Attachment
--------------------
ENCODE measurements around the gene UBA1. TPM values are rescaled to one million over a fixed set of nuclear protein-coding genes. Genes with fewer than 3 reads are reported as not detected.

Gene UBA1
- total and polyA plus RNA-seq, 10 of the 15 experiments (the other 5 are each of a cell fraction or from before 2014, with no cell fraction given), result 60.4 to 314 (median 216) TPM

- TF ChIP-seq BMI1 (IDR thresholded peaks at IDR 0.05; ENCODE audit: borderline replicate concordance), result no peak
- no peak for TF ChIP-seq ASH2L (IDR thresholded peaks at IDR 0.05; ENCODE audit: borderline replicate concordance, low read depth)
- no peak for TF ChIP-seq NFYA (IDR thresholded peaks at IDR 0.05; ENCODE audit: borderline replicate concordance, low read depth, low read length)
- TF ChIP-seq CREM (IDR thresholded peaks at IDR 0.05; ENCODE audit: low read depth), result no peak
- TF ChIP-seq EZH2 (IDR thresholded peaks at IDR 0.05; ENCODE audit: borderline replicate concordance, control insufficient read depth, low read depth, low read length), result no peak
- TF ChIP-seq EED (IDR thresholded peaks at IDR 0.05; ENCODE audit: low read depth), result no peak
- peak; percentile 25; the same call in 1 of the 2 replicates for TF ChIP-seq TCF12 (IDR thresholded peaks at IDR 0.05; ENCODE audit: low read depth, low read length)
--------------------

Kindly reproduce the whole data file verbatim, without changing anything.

ENCODE measurements around the gene UBA1. TPM values are rescaled to one million over a fixed set of nuclear protein-coding genes. Genes with fewer than 3 reads are reported as not detected.

Gene UBA1
- total and polyA plus RNA-seq, 10 of the 15 experiments (the other 5 are each of a cell fraction or from before 2014, with no cell fraction given), result 60.4 to 314 (median 216) TPM

- TF ChIP-seq BMI1 (IDR thresholded peaks at IDR 0.05; ENCODE audit: borderline replicate concordance), result no peak
- no peak for TF ChIP-seq ASH2L (IDR thresholded peaks at IDR 0.05; ENCODE audit: borderline replicate concordance, low read depth)
- no peak for TF ChIP-seq NFYA (IDR thresholded peaks at IDR 0.05; ENCODE audit: borderline replicate concordance, low read depth, low read length)
- TF ChIP-seq CREM (IDR thresholded peaks at IDR 0.05; ENCODE audit: low read depth), result no peak
- TF ChIP-seq EZH2 (IDR thresholded peaks at IDR 0.05; ENCODE audit: borderline replicate concordance, control insufficient read depth, low read depth, low read length), result no peak
- TF ChIP-seq EED (IDR thresholded peaks at IDR 0.05; ENCODE audit: low read depth), result no peak
- peak; percentile 25; the same call in 1 of the 2 replicates for TF ChIP-seq TCF12 (IDR thresholded peaks at IDR 0.05; ENCODE audit: low read depth, low read length)